Boil water advisory issued for Belle Isle
Detroit — There is a boil water advisory in effect on Belle Isle after low water pressure and low chlorine levels were detected Tuesday, according to the Michigan Department of Natural Resources.
“Bacteria levels came out negative which means that’s OK, but the chlorine levels are still low,” said Ron Olson, chief of parks and recreation for the DNR. “The suspicion is because the water pressure is low, that may affect the chlorine levels.”
The issue was detected around 12 p.m. Tuesday after city officials tested water near the island’s Coast Guard outpost, which recently had been experiencing varying levels of water pressure, Olson said. Belle Isle is hooked up to the city’s water and sewerage system.
Further testing showed no harmful bacteria in the water but officials determined the water “may not be potable” due to the low pressure and low chlorine, Olson said. The advisory was issued “as a precautionary measure.”
Several agencies including the city, the DNR and the Michigan Department of Environmental Quality are working to pinpoint the cause of the low water pressure, Olson said.
“We’re just trying to sort it all out and I don’t want to speculate on what may or may not be the case,” he said. “Luckily the bacteria level in the water is not a problem, so that’s a good thing.”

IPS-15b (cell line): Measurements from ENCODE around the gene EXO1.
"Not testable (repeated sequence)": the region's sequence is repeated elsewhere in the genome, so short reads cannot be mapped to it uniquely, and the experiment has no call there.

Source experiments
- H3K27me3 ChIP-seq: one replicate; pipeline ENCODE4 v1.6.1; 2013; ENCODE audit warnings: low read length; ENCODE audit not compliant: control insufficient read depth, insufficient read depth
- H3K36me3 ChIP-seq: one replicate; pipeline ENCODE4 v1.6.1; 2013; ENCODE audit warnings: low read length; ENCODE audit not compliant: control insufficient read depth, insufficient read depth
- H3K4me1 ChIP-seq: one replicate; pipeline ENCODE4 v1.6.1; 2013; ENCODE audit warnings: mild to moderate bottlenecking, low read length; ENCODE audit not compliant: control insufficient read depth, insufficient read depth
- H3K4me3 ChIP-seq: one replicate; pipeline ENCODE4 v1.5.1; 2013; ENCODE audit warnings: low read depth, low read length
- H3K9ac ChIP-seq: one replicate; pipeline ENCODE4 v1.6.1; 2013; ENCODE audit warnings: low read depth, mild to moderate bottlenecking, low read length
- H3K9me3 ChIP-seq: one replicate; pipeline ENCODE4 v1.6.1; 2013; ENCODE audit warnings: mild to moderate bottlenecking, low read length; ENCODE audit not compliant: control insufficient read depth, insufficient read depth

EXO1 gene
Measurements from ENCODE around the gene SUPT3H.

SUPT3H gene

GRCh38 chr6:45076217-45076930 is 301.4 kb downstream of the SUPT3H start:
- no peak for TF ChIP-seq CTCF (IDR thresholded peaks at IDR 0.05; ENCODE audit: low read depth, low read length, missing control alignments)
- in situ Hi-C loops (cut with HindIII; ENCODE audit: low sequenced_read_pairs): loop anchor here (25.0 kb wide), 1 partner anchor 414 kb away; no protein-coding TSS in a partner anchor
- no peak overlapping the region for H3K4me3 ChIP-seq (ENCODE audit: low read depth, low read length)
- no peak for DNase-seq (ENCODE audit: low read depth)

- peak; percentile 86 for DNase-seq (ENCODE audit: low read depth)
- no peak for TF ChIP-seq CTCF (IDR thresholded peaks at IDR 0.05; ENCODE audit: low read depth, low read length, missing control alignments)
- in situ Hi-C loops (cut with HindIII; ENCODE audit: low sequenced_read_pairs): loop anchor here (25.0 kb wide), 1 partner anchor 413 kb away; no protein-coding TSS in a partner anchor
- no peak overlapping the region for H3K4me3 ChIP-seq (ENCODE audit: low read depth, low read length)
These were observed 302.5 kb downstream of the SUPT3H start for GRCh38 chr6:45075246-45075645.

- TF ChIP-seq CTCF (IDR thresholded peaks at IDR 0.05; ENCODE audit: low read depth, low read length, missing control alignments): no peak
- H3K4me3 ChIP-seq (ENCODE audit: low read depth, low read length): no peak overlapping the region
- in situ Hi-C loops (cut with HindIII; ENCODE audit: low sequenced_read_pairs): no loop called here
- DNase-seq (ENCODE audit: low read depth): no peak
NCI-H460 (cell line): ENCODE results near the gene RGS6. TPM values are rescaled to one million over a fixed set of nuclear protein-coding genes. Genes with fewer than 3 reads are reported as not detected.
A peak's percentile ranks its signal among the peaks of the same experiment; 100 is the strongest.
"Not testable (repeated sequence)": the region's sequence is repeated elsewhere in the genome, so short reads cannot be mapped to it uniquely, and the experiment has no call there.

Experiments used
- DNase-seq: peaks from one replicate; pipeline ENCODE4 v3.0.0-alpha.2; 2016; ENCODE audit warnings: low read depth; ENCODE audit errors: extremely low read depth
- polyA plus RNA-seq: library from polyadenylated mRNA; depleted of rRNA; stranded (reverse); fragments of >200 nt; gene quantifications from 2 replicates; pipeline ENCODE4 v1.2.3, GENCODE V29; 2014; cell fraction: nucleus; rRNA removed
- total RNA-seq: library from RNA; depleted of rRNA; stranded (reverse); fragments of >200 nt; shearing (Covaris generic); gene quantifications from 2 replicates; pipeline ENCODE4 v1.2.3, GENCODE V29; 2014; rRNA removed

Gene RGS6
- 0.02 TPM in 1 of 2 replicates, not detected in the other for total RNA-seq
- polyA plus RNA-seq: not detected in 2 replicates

Island facilities have been notified of the risk and are taking steps to protect the public, in-part by directing visitors and park employees away from drinking fountains, Olson said.
“We know it’s frustrating for them,” he said. “It’s something we’ll aggressively seek to get it sorted out.”
Meanwhile, Olson said aquatic life at the island’s aquarium are protected in their controlled tank environments.
“(Employees) actually have to get rid of the chlorine, the chlorine hurts the fish, so this will not affect them,” Olson said. “But they’ll have to be mindful to alert the public not to drink the water out of the fountains.”
It remained unclear Wednesday afternoon how long the boil water advisory could last, he said.
“We’re just taking it a step at a time but we want to take precautions and err on the side of being safe rather than rushing something,” he said. “But we’re trying to aggressively solve the problem and get back to normal operations as fast as we can.”